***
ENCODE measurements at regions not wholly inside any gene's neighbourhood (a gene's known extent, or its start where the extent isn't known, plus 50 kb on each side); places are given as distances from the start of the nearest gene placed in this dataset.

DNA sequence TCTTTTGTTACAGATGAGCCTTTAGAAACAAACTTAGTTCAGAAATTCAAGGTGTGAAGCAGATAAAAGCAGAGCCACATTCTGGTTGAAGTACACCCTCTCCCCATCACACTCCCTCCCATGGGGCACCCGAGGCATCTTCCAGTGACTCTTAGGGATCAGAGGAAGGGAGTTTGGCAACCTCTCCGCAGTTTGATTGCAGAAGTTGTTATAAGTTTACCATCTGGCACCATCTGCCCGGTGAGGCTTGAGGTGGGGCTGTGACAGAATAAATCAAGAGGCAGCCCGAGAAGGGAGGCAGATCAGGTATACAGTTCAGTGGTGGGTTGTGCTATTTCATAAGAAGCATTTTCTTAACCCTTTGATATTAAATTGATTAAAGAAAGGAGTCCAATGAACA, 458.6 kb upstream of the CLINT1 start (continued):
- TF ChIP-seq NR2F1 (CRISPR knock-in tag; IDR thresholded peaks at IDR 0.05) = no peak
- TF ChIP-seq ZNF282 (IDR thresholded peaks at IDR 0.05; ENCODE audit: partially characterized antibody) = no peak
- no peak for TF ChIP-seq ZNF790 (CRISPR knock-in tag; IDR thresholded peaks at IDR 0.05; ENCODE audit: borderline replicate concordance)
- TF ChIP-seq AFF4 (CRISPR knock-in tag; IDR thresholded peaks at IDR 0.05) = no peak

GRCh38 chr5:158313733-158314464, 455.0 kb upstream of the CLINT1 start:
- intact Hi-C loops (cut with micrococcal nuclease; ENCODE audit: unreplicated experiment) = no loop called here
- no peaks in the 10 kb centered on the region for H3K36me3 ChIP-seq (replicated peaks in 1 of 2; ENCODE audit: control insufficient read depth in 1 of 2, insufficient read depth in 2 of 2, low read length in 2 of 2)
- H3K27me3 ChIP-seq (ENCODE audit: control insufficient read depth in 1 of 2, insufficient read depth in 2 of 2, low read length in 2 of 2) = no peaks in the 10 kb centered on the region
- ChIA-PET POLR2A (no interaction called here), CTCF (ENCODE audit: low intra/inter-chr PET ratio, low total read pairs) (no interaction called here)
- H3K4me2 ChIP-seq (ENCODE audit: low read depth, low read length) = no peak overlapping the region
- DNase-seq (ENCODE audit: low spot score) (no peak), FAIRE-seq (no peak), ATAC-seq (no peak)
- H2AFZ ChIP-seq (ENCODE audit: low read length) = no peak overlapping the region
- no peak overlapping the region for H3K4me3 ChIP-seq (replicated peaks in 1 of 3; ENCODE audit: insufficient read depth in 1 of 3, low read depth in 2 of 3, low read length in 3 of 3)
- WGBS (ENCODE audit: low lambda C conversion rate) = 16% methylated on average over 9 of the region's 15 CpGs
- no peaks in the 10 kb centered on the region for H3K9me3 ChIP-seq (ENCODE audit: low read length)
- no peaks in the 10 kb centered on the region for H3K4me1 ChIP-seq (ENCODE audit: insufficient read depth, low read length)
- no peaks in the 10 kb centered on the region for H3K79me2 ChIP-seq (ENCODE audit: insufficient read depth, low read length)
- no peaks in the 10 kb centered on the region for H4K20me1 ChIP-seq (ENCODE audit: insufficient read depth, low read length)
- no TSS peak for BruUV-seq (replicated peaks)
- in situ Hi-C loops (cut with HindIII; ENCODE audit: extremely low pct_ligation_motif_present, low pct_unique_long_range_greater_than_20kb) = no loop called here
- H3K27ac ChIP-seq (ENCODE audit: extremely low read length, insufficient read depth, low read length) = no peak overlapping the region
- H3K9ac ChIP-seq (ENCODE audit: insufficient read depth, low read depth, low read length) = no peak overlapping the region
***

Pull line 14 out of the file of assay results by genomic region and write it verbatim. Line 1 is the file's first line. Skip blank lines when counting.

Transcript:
- H2AFZ ChIP-seq (ENCODE audit: low read length) = no peak overlapping the region